Does lack of social support lead to more ED visits for older adults?
OBJECTIVE: The goals of this study were to (1) determine whether level of social support and living situation predicted emergency department (ED) use among older adults and (2) identify correlates of ED visits according to whether the patient was admitted to the hospital. METHODS: Secondary analysis of a longitudinal, prospective study was conducted. RESULTS: In adjusted analyses, subjects who lived alone were 60% more likely to visit the ED than those who lived solely with their spouse. Neither type nor level of social support as measured by the Duke Social Support Index predicted ED use. Indicators of poor physical health (prior hospitalization, poorer self-rated health, and functional disability) were predictors of ED visits that resulted in hospitalization; however, these were not significantly associated with outpatient ED visits. DISCUSSION: Older adults who live alone are more likely to visit the ED. Additional study is needed to understand the determinants of outpatient ED visits.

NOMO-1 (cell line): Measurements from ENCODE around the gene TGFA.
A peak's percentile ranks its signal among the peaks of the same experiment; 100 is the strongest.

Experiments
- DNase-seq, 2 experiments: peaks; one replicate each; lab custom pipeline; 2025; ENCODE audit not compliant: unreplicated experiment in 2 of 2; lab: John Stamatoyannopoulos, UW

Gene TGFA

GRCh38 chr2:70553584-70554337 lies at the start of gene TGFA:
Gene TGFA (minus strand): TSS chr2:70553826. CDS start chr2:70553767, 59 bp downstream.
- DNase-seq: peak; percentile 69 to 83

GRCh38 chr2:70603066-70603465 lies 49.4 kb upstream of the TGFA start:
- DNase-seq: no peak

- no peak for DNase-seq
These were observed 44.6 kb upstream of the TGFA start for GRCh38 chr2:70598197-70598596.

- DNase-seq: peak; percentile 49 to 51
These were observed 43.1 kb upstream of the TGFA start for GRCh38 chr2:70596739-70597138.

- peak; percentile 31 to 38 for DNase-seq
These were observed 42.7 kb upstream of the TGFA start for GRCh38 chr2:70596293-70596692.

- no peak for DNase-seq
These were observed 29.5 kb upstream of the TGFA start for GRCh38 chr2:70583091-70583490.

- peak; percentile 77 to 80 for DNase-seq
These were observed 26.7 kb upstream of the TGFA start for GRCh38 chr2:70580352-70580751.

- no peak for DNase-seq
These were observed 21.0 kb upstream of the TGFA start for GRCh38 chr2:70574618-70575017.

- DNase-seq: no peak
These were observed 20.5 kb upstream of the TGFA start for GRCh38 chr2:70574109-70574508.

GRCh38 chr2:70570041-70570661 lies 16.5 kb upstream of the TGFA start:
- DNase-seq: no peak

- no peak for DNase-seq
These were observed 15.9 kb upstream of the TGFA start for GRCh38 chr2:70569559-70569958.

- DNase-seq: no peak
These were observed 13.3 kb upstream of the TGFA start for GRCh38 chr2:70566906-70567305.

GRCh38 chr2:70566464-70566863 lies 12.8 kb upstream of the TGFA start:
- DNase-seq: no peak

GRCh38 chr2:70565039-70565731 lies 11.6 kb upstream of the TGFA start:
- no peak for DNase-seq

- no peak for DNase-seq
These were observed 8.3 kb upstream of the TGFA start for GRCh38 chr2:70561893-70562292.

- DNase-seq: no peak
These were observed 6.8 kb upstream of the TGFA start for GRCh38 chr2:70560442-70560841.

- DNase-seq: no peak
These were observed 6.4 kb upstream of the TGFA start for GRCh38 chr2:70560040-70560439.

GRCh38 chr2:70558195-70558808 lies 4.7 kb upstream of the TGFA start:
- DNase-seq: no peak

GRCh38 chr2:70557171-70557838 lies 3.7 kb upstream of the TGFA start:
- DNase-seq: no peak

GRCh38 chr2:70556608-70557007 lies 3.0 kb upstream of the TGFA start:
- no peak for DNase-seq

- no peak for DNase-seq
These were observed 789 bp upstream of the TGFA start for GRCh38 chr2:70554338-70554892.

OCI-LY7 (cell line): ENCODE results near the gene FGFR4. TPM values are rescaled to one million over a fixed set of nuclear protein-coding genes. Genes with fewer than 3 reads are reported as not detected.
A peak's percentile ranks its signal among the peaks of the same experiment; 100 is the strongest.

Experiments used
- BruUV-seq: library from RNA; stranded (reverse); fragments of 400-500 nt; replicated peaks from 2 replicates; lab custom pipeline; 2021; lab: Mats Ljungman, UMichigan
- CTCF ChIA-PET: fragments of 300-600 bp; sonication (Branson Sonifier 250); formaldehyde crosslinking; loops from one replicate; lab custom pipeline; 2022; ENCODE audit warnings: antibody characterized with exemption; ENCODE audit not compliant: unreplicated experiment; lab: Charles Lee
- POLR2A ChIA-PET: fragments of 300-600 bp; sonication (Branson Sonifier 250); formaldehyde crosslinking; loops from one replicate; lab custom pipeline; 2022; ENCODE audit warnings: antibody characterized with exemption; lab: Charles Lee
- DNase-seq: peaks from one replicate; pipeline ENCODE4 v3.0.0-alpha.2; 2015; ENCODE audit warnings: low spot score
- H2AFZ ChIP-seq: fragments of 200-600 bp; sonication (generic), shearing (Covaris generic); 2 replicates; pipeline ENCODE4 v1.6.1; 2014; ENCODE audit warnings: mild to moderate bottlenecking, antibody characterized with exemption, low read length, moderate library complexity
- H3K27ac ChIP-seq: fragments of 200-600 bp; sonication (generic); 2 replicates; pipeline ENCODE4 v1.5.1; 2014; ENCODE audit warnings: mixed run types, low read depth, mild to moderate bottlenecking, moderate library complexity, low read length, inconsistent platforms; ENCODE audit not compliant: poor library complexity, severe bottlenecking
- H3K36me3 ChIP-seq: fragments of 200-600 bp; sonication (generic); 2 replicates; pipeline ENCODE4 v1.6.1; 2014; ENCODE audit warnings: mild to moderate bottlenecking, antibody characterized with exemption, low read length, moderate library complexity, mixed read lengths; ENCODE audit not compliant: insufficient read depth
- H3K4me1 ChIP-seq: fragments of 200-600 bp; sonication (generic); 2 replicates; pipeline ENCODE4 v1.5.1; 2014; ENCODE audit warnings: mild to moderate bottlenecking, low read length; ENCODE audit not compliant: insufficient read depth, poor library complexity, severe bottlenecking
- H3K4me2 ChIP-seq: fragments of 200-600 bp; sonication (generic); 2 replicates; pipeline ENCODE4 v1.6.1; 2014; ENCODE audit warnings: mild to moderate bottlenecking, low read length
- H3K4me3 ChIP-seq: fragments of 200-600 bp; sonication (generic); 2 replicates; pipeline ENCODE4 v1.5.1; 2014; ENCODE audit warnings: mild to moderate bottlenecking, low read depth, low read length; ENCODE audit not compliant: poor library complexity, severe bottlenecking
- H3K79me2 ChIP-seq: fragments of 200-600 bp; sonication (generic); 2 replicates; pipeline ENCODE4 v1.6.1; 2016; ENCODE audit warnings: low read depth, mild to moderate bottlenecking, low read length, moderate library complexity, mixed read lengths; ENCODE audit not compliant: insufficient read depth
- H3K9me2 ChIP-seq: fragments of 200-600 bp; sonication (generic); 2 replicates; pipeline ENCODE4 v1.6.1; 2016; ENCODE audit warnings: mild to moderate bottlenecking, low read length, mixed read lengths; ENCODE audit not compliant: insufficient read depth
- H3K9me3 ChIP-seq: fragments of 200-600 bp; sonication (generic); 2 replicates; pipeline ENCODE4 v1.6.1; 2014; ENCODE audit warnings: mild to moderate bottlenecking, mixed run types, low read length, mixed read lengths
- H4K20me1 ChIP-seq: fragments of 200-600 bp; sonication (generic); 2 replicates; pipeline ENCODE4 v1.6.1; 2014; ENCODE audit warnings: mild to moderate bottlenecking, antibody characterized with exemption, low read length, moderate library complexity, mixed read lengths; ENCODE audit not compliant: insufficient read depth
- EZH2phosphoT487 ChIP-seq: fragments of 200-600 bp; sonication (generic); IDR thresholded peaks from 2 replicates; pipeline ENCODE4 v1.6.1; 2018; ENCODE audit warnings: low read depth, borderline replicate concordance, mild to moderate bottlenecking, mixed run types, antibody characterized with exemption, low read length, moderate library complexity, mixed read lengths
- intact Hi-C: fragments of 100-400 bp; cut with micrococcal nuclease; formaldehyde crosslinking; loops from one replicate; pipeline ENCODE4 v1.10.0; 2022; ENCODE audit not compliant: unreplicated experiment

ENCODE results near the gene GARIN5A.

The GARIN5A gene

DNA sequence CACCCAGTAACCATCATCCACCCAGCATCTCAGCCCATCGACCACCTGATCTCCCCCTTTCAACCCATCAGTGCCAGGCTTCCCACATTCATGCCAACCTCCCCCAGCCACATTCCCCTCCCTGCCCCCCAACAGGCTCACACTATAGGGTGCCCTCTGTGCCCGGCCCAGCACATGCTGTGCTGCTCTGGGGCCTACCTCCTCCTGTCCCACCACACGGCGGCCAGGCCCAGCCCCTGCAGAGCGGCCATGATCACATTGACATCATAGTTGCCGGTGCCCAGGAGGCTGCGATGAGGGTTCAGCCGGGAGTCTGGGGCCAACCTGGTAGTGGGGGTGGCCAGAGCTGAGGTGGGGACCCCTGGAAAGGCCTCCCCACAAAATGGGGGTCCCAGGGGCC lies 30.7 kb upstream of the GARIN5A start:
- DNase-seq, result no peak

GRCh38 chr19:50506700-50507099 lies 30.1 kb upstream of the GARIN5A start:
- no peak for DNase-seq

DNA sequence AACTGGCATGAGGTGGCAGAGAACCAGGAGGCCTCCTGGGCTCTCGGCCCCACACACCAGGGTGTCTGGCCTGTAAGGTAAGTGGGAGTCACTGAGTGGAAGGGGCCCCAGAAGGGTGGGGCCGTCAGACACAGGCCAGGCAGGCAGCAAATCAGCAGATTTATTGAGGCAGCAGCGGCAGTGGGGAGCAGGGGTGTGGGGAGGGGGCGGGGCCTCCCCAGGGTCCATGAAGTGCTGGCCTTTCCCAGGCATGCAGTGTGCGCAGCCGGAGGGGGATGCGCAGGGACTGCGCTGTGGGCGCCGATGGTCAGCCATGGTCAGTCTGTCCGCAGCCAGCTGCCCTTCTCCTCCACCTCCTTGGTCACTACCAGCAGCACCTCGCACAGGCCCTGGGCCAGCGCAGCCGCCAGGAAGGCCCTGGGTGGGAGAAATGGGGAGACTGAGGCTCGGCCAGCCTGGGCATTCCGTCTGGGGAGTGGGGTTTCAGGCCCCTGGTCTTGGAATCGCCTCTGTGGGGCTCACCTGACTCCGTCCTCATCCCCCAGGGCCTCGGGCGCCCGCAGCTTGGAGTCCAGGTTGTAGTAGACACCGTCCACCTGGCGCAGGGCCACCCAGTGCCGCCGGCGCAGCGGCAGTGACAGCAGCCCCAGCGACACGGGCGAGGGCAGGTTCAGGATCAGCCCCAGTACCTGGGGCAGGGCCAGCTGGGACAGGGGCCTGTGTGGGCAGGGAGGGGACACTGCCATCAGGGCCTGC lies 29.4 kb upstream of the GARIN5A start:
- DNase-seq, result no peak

Hastings, SN; George, LK; Fillenbaum, GG; Park, RS; Burchett, BM; Schmader, KE
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